Practically speaking, a houseboat is still a vessel. But the same is not true for every floating house. And just when we thought that the highest tribunal in the land had a fast hold on its commitment to expanding the definition of a vessel, the Supreme Court issues a holding that not only creates confusion by curtailing its existing definition, but also indicates a new method for determining if a floating structure is, in fact, a vessel.(1) Owners of residences afloat throughout the United States admiralty jurisdiction, now wonder, “Is my houseboat a vessel?” Houseboat owners, you are not alone! Maritime attorneys and judges alike try to answer the same question secondary to the Supreme Court’s recent contribution to the ever-developing jurisprudence attempting to define a vessel.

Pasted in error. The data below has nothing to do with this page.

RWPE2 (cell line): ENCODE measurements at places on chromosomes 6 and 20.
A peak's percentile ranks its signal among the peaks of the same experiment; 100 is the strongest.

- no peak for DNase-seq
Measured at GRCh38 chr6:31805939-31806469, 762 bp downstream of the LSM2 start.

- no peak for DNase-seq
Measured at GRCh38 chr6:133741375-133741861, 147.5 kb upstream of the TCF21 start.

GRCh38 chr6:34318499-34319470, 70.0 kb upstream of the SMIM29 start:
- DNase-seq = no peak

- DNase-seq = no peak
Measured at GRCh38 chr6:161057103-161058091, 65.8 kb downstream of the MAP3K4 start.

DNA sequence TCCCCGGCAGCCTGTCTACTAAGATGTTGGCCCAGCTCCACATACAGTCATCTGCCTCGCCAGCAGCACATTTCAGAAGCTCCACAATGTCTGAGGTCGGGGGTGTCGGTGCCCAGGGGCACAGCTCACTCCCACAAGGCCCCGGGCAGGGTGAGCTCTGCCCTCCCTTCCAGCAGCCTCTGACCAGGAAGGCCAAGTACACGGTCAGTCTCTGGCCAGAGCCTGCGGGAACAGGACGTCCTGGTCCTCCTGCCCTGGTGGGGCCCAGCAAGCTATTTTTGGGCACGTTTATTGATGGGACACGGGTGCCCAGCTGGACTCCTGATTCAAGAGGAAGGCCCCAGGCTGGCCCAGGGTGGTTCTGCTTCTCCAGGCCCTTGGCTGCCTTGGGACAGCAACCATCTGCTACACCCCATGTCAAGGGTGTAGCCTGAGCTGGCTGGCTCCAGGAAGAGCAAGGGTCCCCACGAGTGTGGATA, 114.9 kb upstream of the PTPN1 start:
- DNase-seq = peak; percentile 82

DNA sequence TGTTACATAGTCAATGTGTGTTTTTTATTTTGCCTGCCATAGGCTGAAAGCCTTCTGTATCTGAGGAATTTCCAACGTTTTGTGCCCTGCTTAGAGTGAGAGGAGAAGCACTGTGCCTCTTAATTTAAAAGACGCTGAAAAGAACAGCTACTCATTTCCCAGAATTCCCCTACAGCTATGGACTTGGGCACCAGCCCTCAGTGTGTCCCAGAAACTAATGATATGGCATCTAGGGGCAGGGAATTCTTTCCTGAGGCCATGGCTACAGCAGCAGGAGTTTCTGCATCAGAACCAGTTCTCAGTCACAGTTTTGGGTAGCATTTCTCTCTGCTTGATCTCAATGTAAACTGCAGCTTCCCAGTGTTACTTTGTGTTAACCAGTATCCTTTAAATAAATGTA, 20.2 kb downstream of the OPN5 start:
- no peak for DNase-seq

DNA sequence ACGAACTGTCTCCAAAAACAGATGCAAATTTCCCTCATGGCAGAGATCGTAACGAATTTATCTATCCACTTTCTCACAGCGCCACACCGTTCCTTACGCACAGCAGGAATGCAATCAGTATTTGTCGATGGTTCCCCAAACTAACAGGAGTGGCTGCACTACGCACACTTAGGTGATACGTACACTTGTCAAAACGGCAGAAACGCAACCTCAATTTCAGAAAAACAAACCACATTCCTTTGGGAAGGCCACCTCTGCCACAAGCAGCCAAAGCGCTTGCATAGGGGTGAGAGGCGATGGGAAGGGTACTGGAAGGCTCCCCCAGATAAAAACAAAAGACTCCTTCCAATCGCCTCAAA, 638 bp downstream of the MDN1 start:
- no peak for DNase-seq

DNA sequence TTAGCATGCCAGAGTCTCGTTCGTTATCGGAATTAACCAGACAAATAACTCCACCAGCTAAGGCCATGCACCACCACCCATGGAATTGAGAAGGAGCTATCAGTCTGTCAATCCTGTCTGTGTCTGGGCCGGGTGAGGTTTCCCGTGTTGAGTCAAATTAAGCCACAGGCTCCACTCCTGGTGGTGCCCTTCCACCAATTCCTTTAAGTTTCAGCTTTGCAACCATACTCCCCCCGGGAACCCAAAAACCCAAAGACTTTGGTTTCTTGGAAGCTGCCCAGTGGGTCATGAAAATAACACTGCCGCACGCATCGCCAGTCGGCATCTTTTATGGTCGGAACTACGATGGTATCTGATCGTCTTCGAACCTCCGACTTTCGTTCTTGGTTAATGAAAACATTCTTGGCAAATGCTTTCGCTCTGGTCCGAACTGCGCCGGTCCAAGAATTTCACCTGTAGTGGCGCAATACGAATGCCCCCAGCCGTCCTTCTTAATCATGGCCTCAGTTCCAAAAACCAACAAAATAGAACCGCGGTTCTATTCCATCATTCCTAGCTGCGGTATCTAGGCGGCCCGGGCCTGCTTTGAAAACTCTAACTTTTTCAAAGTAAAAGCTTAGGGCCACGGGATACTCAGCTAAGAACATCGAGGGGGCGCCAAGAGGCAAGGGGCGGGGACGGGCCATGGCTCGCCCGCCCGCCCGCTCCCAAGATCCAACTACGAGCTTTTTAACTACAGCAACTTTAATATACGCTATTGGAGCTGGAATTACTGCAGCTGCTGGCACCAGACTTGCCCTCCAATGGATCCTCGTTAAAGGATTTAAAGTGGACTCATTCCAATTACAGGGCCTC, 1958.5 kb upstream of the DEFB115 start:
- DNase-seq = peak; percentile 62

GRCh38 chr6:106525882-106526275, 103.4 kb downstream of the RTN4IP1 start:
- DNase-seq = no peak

The controversial subject of the Supreme Court’s latest vessel status pronouncement arose in 2006 when Fane Lozman docked his 60’x 12’ floating home in a marina owned by the City of Riviera Beach, Florida. Lozman’s abode — equipped with French doors on 3 sides, a sitting room, bedroom, closet, kitchen, and an office — remained at the Riviera Beach Marina until the City, despite the absence of admiralty jurisdiction, filed an in rem suit against the vessel, purchased the home at auction, and destroyed it. The district court and the 11th Circuit Court of Appeals both found admiralty jurisdiction to exist holding that the home was a vessel. The Supreme Court reversed the judgment of the Court of Appeals finding that Fane Lozman owned nothing more than a floating house.